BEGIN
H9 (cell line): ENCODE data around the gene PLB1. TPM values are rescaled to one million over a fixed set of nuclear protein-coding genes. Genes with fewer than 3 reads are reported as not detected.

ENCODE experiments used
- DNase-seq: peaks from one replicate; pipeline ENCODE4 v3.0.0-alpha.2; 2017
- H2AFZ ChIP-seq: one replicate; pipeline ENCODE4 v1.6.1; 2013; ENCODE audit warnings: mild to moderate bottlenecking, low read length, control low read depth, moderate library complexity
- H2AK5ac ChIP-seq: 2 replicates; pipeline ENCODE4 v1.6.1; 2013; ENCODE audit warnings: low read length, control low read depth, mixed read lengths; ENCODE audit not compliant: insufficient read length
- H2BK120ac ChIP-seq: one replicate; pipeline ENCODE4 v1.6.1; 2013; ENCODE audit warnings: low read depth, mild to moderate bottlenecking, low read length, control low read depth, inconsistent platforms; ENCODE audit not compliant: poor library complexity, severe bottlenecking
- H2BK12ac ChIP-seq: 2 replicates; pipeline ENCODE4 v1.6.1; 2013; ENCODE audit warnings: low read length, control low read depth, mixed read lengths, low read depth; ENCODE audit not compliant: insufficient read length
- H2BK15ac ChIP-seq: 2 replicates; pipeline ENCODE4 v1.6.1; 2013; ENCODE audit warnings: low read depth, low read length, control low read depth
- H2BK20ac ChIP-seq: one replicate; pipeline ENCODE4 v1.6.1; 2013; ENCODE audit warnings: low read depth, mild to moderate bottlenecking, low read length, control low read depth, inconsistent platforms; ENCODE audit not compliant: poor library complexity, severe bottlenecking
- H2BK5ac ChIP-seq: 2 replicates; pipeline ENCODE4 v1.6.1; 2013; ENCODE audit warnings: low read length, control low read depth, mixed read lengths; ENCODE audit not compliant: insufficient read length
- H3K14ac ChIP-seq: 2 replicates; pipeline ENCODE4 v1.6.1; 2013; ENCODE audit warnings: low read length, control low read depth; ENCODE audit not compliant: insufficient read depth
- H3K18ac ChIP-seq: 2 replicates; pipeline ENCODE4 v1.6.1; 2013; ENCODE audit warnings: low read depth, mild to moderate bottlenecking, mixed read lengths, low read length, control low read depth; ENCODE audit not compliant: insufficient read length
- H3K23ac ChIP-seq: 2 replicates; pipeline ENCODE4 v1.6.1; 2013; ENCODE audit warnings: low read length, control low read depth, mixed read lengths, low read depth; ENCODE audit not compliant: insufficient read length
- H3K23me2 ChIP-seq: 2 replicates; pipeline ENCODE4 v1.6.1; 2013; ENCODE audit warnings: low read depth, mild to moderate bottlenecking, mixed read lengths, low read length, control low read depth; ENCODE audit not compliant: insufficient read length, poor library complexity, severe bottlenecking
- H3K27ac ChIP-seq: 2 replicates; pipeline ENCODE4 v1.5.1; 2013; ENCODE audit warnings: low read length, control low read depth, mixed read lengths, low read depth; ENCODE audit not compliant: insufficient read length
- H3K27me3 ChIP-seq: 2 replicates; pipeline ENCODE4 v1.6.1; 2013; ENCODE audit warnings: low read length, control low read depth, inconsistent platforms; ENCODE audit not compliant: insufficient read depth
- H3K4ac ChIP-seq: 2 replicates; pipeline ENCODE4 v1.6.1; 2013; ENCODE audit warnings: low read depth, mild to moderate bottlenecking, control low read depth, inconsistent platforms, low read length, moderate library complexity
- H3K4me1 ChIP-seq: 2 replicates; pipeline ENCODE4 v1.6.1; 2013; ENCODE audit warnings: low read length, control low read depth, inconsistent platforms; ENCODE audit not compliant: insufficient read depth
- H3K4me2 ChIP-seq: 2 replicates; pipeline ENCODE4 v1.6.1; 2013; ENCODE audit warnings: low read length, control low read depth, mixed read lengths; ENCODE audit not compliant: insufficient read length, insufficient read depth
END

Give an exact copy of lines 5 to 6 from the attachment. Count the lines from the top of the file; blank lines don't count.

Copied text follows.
- H2AK5ac ChIP-seq: 2 replicates; pipeline ENCODE4 v1.6.1; 2013; ENCODE audit warnings: low read length, control low read depth, mixed read lengths; ENCODE audit not compliant: insufficient read length
- H2BK120ac ChIP-seq: one replicate; pipeline ENCODE4 v1.6.1; 2013; ENCODE audit warnings: low read depth, mild to moderate bottlenecking, low read length, control low read depth, inconsistent platforms; ENCODE audit not compliant: poor library complexity, severe bottlenecking